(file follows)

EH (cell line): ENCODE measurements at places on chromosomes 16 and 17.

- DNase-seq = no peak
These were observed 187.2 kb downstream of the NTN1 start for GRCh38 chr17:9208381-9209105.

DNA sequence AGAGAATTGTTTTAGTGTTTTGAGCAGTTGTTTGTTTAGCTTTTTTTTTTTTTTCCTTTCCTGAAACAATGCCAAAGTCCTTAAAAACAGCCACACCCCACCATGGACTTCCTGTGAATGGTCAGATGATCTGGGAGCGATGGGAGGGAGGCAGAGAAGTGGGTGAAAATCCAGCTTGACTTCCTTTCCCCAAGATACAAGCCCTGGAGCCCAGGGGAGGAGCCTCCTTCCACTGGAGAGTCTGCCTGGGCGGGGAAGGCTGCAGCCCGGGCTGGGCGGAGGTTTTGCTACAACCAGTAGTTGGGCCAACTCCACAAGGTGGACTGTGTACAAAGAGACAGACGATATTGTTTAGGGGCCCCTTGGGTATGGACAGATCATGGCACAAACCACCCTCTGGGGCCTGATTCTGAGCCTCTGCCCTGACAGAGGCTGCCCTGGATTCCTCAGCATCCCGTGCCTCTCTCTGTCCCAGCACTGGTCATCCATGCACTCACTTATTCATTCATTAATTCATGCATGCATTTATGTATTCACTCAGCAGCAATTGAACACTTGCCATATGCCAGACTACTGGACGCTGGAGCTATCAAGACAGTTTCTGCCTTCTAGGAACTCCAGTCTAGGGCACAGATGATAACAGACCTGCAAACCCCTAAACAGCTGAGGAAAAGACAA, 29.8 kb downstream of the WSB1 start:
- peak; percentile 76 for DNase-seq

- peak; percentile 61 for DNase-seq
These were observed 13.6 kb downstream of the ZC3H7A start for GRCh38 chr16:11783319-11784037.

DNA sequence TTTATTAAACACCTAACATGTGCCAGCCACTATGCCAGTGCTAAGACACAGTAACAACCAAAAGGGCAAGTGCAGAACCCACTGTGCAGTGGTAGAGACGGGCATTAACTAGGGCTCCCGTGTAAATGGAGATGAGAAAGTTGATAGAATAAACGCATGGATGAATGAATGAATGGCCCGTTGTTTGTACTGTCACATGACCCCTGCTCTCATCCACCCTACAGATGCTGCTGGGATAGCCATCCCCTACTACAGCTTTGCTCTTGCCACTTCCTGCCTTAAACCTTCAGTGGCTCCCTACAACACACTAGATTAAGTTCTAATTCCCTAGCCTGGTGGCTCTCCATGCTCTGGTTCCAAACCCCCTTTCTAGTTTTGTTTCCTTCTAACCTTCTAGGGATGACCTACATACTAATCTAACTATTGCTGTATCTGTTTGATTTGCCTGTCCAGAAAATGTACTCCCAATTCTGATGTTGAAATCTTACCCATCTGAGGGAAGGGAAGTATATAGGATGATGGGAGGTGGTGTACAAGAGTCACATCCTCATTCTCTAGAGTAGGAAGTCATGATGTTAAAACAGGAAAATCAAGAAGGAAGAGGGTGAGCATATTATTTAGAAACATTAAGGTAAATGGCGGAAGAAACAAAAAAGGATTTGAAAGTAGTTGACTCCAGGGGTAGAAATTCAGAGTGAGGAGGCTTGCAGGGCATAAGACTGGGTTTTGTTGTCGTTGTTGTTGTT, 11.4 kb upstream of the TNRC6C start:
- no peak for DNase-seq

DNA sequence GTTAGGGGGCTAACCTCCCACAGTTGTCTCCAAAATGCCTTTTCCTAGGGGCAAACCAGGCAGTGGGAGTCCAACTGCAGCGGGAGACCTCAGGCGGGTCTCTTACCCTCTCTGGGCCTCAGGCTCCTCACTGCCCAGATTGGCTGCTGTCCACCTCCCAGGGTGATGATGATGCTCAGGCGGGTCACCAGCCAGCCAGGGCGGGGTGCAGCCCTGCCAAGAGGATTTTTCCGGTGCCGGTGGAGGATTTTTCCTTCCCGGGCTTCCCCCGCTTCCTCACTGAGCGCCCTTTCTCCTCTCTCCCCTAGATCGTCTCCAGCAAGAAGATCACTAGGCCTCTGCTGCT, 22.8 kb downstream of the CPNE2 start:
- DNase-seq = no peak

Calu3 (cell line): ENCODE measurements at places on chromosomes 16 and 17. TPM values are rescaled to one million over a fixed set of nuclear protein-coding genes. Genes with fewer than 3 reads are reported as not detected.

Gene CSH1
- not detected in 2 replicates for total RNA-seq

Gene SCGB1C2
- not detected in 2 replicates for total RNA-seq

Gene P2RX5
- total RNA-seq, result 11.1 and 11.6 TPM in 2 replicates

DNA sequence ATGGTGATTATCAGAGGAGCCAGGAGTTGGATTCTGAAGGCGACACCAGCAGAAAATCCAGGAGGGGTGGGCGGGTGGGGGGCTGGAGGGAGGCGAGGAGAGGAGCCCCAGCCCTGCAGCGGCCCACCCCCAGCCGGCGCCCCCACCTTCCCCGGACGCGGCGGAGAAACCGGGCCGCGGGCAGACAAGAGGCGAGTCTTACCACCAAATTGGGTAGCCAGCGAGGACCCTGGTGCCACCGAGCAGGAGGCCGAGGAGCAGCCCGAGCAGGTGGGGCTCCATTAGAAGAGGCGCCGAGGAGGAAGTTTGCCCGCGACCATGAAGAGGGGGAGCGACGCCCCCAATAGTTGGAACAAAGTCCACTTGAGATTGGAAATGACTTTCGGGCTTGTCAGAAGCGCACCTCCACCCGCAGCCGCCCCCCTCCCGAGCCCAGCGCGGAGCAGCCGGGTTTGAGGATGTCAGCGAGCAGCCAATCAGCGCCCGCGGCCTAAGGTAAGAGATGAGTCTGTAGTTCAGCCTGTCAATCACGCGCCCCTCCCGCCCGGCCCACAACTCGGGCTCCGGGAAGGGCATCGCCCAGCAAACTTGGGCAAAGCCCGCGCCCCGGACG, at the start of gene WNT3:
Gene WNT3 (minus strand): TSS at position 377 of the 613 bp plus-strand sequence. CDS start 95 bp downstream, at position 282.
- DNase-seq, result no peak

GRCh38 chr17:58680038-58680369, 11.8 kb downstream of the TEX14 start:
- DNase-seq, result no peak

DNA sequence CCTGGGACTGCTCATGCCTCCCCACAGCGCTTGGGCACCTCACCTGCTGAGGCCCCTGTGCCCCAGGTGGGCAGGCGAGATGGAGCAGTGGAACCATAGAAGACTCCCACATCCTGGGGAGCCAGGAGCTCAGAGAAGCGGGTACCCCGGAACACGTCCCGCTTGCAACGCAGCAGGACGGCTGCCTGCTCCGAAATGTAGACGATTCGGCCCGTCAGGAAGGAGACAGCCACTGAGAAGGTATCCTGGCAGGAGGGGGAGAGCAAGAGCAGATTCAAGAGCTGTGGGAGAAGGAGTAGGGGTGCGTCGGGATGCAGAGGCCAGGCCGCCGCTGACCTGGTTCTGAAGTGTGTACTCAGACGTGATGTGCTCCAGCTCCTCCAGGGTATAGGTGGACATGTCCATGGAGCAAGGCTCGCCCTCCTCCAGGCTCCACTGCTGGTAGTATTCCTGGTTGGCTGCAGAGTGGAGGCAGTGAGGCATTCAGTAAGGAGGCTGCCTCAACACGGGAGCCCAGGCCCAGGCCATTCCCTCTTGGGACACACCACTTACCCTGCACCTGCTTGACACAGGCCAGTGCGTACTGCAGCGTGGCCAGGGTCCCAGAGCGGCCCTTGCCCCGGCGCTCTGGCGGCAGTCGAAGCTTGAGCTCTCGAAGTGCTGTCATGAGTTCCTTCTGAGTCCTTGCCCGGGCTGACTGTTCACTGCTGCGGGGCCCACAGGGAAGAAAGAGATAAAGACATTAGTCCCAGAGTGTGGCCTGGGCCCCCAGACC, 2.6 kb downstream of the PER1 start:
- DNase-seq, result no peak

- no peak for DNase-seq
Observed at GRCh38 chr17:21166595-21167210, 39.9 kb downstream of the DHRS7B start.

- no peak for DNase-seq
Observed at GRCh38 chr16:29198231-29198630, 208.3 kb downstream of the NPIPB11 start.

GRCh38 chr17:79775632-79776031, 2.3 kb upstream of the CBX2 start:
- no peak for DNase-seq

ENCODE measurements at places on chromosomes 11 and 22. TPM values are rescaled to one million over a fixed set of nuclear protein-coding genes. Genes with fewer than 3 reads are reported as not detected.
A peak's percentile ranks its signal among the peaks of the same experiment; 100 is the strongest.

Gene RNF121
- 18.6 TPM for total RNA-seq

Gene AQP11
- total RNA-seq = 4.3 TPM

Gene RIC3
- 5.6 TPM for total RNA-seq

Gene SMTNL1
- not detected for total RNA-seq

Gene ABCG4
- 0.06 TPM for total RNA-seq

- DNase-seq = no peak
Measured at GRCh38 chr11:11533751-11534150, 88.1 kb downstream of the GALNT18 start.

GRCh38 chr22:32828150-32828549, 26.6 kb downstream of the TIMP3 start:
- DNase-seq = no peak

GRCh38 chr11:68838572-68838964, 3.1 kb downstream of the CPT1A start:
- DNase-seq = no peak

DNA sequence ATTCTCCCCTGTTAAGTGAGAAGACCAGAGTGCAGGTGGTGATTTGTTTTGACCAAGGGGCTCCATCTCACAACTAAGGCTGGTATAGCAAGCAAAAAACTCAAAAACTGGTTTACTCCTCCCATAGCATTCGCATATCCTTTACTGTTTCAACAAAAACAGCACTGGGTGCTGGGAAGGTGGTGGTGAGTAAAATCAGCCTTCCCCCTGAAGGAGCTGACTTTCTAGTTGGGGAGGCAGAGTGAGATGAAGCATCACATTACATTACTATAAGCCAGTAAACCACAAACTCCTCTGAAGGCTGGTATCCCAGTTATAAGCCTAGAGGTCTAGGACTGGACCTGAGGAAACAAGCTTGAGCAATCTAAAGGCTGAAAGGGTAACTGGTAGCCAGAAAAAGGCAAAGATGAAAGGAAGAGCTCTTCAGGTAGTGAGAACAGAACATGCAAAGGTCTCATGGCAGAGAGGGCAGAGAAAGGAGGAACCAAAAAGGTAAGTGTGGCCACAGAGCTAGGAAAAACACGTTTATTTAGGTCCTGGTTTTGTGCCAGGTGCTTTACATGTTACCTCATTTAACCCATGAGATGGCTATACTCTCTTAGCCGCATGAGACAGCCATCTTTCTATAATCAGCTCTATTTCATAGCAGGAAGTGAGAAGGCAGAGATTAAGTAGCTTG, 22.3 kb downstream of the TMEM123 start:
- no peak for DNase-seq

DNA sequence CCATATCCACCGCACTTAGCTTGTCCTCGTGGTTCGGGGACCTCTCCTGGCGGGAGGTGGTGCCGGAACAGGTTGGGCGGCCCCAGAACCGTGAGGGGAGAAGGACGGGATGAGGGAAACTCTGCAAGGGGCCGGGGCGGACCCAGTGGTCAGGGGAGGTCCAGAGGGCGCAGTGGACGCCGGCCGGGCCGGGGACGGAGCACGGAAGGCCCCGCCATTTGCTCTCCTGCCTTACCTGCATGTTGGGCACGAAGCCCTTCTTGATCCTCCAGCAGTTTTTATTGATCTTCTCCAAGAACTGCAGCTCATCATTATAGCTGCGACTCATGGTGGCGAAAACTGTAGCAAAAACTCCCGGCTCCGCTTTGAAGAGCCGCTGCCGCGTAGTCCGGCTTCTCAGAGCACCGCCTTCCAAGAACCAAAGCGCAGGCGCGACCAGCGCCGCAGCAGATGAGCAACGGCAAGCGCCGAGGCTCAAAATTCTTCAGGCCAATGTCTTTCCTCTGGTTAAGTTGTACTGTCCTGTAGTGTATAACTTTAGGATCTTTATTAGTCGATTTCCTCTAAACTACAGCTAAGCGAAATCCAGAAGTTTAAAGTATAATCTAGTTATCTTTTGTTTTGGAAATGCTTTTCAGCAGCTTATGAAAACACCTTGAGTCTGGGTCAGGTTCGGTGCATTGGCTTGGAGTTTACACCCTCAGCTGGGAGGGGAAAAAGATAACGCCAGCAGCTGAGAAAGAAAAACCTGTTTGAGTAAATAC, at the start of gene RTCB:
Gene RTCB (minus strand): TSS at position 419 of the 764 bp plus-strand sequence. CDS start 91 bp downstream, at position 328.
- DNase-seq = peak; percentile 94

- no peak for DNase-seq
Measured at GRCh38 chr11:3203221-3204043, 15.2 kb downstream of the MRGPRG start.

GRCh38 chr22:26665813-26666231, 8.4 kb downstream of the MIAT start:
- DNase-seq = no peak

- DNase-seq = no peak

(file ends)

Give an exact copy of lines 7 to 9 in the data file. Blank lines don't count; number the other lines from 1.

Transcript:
These were observed 13.6 kb downstream of the ZC3H7A start for GRCh38 chr16:11783319-11784037.

DNA sequence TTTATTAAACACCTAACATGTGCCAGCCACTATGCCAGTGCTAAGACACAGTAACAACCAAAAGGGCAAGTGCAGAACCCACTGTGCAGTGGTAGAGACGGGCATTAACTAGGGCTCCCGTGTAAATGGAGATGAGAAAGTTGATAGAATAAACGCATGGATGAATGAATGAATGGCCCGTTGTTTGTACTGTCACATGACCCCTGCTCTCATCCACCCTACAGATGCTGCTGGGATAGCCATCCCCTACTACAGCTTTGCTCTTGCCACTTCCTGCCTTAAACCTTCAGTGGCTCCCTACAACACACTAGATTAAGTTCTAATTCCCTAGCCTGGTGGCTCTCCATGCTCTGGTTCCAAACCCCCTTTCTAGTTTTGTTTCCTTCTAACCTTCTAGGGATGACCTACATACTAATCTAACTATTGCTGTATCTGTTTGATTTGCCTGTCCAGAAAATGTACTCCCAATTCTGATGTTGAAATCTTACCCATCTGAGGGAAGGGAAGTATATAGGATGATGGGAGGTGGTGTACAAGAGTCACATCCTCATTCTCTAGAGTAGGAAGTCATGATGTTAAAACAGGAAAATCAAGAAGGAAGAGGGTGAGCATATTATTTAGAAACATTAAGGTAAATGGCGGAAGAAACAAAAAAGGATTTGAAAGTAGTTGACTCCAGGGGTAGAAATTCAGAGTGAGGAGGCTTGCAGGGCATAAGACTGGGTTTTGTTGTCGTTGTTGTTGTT, 11.4 kb upstream of the TNRC6C start:
- no peak for DNase-seq